Trips to Veliky Novgorod
The seven bus trips to Veliky Novgorod organized from September to November 2001 by Deputy Director Vladimir Yu. Matveyev as a part of the program of experience sharing between the Novgorod Kremlin Museum and the Hermitage Museum were great fun to the Hermitage people. The ancient city welcomed its guests with all its autumnal splendor. The simple yet majestic beauty of its white stone churches with their lofty domes and golden crosses looked especially impressive against the background of the bright blue sky and yellow and red foliage. During their one-day tour the Petersburgers visited the Yuryev Monastery (built in the 12th to the 19th centuries), Vitoslavlitsy Museum of Rural Wooden Architecture, Novgorod Kremlin, Yaroslav Court and Ancient Market.
The history of Veliky Novgorod spans over eleven centuries (according to chronicles, the city was founded in 859). One scents here, as Alexander Pushkin said, "deeds of bygone days, legends of great antiquity." The Novgorod Kremlin Museum's collection is the third largest in Russia.
In the medieval period Novgorod played a major role in the Russian affairs. It was from Novgorod that the Rurikid dynasty originated which later supplanted all other royal families of the numerous Russian kingdoms. Novgorod gained independence earlier than other European cities (1019) and became a rich aristocratic republic controlling a huge territory from the Gulf of Finland to the Ural and Middle Volga. The city was the stronghold of Russian enterpreneurship and became member of the Hansa (commercial union of North European polities). The widespread literacy of Novgorodians is attested to by the findings of documents on birch bark from the 11th-15th centuries (over 1000 such documents have been found so far). Novgorod had one of the best urban economies in Western Europe; its pavements are 200 years older than those in Paris and 500 years, in London. As early as the 12th century Novgorod had water supply and sewage systems.
One can not do without the words "old" or "ancient" when speaking about Novgorod's treasures. Novgorodian chronicles are the oldest in Russia (1077). The oldest Russian legal code, Russkaya Pravda, arose in Novgorod. Veliky Novgorod boasts the oldest medieval stone castle in Russia, the Novgorod Kremlin founded by King Yaroslav in 1044. The Kremlin encloses the oldest Russian stone church, the Sophia Cathedral (1045-1050), and the oldest civil construction of Novgorod, the Faceted Chamber (1433).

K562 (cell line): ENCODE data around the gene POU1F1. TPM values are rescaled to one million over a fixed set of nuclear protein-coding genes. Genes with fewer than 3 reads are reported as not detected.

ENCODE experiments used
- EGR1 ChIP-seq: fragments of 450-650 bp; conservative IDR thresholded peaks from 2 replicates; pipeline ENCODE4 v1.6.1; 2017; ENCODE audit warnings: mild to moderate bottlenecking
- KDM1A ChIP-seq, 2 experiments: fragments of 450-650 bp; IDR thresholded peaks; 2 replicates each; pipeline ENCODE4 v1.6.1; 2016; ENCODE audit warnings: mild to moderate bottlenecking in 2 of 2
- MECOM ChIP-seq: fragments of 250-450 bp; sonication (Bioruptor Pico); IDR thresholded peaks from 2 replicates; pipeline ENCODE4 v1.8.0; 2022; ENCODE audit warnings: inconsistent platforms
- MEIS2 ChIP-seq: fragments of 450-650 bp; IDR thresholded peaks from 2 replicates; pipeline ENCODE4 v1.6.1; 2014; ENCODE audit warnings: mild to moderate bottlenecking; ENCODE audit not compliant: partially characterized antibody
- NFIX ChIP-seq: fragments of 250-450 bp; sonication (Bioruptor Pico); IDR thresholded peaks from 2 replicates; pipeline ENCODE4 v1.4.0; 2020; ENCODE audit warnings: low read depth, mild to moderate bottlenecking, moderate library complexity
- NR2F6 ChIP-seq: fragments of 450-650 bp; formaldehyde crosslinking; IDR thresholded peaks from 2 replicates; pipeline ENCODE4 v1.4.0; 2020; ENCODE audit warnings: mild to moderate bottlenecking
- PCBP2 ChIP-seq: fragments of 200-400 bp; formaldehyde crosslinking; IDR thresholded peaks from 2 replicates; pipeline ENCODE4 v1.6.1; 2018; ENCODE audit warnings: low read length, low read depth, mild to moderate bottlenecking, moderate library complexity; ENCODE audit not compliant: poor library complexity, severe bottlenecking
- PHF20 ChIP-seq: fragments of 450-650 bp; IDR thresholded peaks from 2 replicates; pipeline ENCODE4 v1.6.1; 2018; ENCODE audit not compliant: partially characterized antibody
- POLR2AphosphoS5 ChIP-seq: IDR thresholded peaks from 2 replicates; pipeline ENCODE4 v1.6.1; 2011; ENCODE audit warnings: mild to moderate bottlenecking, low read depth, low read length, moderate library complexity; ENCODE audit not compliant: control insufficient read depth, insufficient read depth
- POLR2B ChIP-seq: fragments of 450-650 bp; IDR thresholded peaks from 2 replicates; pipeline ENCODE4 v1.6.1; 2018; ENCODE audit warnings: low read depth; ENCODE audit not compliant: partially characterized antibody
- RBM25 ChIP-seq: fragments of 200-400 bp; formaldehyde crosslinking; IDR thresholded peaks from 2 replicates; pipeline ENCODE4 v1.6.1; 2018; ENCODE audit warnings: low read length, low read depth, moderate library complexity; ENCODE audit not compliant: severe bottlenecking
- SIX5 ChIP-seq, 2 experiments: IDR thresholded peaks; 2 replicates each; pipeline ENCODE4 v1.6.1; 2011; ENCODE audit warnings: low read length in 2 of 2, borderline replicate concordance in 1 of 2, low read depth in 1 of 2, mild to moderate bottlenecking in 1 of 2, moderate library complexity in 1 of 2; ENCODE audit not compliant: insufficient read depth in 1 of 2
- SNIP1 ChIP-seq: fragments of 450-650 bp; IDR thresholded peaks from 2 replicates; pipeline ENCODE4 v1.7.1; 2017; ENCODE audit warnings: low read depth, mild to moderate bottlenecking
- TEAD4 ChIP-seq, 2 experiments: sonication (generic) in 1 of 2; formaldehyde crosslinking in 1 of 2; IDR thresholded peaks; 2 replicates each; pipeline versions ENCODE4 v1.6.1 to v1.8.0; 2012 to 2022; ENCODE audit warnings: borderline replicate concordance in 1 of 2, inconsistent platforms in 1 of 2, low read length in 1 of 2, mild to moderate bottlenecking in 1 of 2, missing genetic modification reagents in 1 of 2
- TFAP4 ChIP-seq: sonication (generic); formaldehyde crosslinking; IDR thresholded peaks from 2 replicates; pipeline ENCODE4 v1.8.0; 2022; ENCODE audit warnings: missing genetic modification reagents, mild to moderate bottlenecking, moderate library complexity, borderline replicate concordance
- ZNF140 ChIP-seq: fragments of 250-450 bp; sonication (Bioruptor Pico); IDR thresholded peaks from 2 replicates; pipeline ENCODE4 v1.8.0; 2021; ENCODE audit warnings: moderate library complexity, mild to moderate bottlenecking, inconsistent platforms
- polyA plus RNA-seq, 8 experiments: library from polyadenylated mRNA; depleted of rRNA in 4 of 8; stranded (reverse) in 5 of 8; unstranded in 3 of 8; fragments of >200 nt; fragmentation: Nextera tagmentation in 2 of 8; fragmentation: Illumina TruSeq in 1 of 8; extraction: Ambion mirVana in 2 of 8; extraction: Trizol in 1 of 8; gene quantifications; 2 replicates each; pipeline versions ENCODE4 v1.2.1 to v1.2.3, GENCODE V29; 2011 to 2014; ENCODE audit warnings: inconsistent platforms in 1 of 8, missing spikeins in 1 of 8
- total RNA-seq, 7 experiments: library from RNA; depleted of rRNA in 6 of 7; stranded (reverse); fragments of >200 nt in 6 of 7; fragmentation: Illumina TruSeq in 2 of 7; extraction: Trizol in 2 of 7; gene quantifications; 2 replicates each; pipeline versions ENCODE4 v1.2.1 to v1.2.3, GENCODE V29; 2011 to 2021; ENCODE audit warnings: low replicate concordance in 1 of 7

No other Russian city has such a variety of buildings encompassing 700 years. Opposite the Novgorod Kremlin, on the right bank of the river Volkhov, were situated the city's busiest districts, the Yaroslav Court and Ancient Market. They thronged with people from early morning till late night.
The Yaroslav Court got its name from the palace of Yaroslav the Wise that occupied this area in the first quarter of the 11th century when Yaroslav was the king of Novgorod. Alongside it was the veche square, the center of Novgorod's political life. The veche (parliament) debated vital issues of the life of the huge Novgorodian Republic and the city of Novgorod. Under the aristocratic republic, executive power was vested in the Council of Lords which included owners of largest estates ("500 golden girdles"). The Council was headed by the Archbishop of Novgorod who was the major landowner in the city.
Around the Yaroslav Court was the Market, the center of the city's commerce. In the middle of the 16th century, when the Market was at its highest point, it accommodated more than 1500 shops. Foreign commercial offices were also situated in the Market. In the 17th century the western portion of the Yaroslav Court was occupied by the stone Gostiny Dvor (arcaded shops). Nowadays there are only the arcade and the gate tower of the Gostiny Dvor with a couple of premises for shops.
Not far from Veliky Novgorod, on the Volkhov bank, is the revived Yuryev Monastery. It is for the first time mentioned in chronicles in the early 12th century in connection with the construction of the St George Cathedral in 1119. The existent buildings of the monastery mainly date back to the 17th-19th centuries. The monastery's revival in the 19th century was prompted by multimillion donations of Princess A.A. Orlova-Chesmenskaya. Around this time a beautiful garden was laid out in the monastery where in open air grew melons and other exotic fruit. In reminiscence of this garden, Turkestan roses were recently planted in this place; they have taken root and now blossom till late autumn.
Vitoslavlitsy is an open-air museum of rural wooden architecture adjacent to the Yuryev Monastery. The museum covers an area of 50 hectares; on three sides it is surrounded by Myachinskiye Lakes, on the fourth, Orlovskaya Dike. The museum is created in the form of a village of varying (unilateral, bilateral and free) planning which reflects the characteristic planning of Novgorod villages. Visitors can see the most interesting and typical monument of rural architecture such as ancient houses, churches, chapels, mills, barns or bathhouses. Traditional interiors including peasant household objects and instruments are reproduced in the authentic buildings. The exhibits represent the life of Novgorod peasantry of the 19th and early 20th centuries.